This belief is encouraged by the atomization of capitalist societies into monads who experience life via a screen and belong to virtual not concrete communities; and also by psychology’s near monopoly on the study of emotions and its conception of them as uniquely individual experiences.
But once in a while events shake us out of this limited view and remind us that emotions exist because humans are social, communal mammals.
Imagine, for example, you are among the 60,000 passionate Napolese football (soccer) supporters at the Stadio San Paolo, Naples, watching Napoli play. No. Not ‘watching’. You are part of the action, moving and singing as one. All your senses are involved, not just sight. The sound goes through you. You can’t hear yourself think. A loose confederation of tribes united in opposition to a common enemy: the other team.
Or you are swept up in the emotional contagion we call the ‘Arab Spring’ that rolled across Algeria, Morocco, Tunisia, Egypt, Iraq, Saudi Arabia and Bahrain, beginning in 2010.
You are one of the hundreds of thousands in Tahrir Square, Cairo, January 2011, laying symbolic siege to the Mubarak regime. Day and night, putting your body on the line against the police, militias and the army, by your mere presence forcing change. Or so you think.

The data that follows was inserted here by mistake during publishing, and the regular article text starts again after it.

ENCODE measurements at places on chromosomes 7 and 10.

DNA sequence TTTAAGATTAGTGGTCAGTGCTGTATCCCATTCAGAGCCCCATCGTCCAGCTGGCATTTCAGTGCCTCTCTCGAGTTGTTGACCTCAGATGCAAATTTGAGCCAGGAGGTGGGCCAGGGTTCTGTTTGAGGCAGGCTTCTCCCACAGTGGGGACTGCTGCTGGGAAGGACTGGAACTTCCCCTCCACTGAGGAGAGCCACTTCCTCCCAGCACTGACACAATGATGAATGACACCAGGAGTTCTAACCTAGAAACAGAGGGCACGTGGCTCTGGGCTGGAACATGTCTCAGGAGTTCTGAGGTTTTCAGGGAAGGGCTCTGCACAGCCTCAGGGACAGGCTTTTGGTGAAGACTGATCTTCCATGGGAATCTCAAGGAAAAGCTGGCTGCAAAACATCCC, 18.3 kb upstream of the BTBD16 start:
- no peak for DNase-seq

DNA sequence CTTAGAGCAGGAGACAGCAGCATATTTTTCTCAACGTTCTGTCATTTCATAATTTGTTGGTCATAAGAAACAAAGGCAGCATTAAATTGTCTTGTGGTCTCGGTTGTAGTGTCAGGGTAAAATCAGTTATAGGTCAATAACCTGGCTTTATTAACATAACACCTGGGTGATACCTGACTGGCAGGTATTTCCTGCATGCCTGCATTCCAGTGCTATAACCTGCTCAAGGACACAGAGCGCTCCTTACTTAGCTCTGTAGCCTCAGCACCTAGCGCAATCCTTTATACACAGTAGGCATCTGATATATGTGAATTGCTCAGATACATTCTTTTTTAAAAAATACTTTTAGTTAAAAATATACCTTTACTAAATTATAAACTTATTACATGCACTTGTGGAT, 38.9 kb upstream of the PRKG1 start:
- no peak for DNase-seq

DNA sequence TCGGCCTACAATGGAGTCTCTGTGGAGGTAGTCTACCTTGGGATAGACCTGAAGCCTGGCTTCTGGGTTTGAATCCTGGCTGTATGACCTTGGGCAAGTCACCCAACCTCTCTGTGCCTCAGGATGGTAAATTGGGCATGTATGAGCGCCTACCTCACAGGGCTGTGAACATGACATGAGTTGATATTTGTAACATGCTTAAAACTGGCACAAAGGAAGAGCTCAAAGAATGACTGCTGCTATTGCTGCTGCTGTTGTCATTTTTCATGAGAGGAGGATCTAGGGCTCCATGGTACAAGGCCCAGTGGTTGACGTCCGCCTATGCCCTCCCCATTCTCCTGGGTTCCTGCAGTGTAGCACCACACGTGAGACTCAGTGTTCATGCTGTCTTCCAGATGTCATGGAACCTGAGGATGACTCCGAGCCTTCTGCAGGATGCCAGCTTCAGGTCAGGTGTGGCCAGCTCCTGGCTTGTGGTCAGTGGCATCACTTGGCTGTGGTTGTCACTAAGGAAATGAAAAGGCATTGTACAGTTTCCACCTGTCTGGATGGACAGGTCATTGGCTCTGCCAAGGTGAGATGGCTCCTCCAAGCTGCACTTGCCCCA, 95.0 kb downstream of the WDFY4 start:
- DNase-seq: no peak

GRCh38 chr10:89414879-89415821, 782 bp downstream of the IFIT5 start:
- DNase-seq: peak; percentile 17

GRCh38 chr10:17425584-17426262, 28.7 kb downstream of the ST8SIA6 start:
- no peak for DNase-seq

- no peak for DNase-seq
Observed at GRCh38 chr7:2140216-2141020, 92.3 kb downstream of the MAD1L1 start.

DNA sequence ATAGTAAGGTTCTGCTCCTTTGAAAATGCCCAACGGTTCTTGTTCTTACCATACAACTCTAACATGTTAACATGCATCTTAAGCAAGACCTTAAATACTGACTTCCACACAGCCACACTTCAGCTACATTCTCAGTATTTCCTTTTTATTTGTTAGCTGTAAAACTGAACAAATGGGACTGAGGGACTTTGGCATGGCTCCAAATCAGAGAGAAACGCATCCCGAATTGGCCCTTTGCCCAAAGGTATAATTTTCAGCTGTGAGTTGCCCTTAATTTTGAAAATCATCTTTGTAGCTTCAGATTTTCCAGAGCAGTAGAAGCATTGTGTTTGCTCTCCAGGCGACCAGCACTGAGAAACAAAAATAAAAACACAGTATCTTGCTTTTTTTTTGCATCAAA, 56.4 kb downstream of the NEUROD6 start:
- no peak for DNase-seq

Within that one space forces of revolt and suppression fight it out. Firebombs and rocks. Buildings burn. An abandoned police truck is tipped over and set alight. Eyes gleam. You absorb others’ energy and add to it. The atmosphere is tense and explosive, with a whiff of tear gas. Hilary Clinton visits and claims to be intoxicated by the air of freedom.
A year later you discover it was a military coup.
The emotions in Tahrir Square exist within and among these Egyptians. They are so real you feel you could cut them with a knife.
There’s a fair chance that you’ve never felt so alive in your life. And you realize what puny things individual emotions are.
It pays to know about the social life of emotions.
To beat Napoli at home, the visiting coach needs to know how to counter that cascade of energy from the stands to the pitch. Very few foreign coaches know how because most don’t understand the people of Naples.
To cause a revolution in Egypt you need to distinguish between emotional fervour and emotional discipline.
The young believed that the heady days of January, 2011, like young love, would last for ever. The old know better.
They know that emotions can be turned inside-out like a glove and redirected to from whence they came.
They know that passion is exhausting and that tired people crave stability.
They know that all they have to do is wait.
And Egypt is ruled by old men.